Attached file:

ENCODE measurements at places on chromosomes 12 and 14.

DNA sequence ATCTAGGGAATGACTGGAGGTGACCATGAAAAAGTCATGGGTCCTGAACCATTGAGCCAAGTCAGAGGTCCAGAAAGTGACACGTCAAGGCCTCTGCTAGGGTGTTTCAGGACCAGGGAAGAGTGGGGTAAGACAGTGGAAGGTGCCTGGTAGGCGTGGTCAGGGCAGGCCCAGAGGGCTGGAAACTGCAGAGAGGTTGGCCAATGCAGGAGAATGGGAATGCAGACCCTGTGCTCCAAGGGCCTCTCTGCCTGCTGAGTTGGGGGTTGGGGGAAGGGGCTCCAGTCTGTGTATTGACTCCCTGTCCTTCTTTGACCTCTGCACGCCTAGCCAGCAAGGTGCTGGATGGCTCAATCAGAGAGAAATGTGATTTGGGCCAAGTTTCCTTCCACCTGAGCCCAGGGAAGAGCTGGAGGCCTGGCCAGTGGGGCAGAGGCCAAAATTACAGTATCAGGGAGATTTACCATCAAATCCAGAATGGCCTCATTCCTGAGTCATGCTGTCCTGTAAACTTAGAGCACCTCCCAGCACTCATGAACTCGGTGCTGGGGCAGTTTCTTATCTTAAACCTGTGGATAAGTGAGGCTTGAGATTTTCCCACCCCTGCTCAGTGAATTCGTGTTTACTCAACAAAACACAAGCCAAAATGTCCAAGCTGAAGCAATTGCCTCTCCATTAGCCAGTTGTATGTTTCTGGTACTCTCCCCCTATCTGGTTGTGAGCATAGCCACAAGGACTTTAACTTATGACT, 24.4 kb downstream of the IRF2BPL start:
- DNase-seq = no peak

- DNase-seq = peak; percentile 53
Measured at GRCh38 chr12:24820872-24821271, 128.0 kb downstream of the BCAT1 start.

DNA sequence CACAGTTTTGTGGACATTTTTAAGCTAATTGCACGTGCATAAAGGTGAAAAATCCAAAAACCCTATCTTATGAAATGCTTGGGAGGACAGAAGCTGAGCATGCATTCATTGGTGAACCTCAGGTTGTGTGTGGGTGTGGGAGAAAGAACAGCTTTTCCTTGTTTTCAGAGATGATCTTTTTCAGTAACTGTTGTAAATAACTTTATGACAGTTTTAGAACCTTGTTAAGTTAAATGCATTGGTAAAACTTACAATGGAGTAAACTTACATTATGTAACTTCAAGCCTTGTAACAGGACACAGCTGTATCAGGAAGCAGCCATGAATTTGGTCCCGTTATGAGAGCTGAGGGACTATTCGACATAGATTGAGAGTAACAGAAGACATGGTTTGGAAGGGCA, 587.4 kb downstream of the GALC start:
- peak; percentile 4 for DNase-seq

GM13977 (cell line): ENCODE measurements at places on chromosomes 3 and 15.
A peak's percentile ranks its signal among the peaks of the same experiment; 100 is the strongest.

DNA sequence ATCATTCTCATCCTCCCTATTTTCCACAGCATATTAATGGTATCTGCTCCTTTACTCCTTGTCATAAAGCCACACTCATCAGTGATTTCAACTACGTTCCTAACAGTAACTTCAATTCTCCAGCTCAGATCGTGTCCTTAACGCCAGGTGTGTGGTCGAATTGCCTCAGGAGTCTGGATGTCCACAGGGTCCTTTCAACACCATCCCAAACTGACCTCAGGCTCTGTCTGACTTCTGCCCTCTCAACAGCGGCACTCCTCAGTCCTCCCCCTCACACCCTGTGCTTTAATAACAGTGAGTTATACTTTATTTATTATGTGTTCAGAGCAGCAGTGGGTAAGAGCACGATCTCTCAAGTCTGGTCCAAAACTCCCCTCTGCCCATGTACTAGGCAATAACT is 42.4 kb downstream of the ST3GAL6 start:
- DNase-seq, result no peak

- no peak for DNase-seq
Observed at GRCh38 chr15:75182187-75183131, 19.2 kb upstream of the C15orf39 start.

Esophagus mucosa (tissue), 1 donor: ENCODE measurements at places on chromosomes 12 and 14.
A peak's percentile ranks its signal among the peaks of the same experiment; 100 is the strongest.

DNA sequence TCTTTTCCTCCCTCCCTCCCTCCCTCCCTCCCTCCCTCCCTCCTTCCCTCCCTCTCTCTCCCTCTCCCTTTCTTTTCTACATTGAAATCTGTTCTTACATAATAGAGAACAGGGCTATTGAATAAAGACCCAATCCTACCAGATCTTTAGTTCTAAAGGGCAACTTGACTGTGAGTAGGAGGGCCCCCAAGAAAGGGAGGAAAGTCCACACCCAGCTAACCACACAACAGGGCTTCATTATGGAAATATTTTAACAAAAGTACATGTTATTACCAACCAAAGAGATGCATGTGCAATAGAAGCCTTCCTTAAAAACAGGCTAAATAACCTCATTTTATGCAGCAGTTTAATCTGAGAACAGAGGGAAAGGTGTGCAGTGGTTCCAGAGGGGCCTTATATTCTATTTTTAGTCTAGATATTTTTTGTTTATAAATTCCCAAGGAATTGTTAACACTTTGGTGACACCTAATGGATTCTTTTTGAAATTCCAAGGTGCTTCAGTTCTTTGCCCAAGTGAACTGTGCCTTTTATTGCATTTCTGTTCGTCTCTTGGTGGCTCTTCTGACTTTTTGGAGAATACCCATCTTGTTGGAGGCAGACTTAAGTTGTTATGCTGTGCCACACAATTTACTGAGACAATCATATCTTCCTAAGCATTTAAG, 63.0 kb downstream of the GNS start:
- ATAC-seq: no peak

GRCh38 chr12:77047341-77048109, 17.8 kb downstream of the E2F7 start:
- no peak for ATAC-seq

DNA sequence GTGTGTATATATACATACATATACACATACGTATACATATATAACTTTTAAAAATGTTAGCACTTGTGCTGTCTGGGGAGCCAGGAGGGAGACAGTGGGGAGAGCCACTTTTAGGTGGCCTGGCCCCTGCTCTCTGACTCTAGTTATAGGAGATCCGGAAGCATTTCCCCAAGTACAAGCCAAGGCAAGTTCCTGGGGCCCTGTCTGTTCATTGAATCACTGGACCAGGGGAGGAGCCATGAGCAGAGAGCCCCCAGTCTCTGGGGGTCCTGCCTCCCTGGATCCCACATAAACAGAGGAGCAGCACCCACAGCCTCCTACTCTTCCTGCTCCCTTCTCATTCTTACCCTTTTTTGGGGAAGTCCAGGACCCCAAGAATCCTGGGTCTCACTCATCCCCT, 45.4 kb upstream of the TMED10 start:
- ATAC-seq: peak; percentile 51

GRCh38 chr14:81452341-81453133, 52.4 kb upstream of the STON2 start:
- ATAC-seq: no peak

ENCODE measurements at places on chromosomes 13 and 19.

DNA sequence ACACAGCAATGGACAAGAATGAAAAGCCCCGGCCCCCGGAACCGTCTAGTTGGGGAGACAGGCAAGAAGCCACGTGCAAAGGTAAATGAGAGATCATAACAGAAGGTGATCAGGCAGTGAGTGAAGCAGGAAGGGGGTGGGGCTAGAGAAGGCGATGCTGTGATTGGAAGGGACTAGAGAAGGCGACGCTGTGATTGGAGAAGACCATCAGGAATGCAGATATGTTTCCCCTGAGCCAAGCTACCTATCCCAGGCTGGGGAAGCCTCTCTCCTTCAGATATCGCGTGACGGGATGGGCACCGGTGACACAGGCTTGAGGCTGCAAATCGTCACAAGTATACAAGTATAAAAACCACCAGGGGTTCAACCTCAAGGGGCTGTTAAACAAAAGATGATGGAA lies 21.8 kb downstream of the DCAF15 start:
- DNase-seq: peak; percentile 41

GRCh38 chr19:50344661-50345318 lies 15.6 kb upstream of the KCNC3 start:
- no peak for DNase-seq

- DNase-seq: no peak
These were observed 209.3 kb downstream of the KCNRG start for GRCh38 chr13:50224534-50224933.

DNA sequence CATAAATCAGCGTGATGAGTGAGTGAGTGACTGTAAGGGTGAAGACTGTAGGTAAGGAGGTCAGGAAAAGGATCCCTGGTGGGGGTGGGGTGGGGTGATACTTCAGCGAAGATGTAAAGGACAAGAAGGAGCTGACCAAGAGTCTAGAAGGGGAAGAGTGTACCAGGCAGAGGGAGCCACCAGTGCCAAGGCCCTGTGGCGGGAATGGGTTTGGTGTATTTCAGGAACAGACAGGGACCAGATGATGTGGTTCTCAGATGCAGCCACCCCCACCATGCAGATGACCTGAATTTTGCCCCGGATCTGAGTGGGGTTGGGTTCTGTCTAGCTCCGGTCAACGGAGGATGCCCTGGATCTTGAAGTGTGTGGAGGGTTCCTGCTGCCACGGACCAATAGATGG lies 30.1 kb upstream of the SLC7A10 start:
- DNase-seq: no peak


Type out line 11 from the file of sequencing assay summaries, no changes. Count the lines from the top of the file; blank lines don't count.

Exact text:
- DNase-seq, result no peak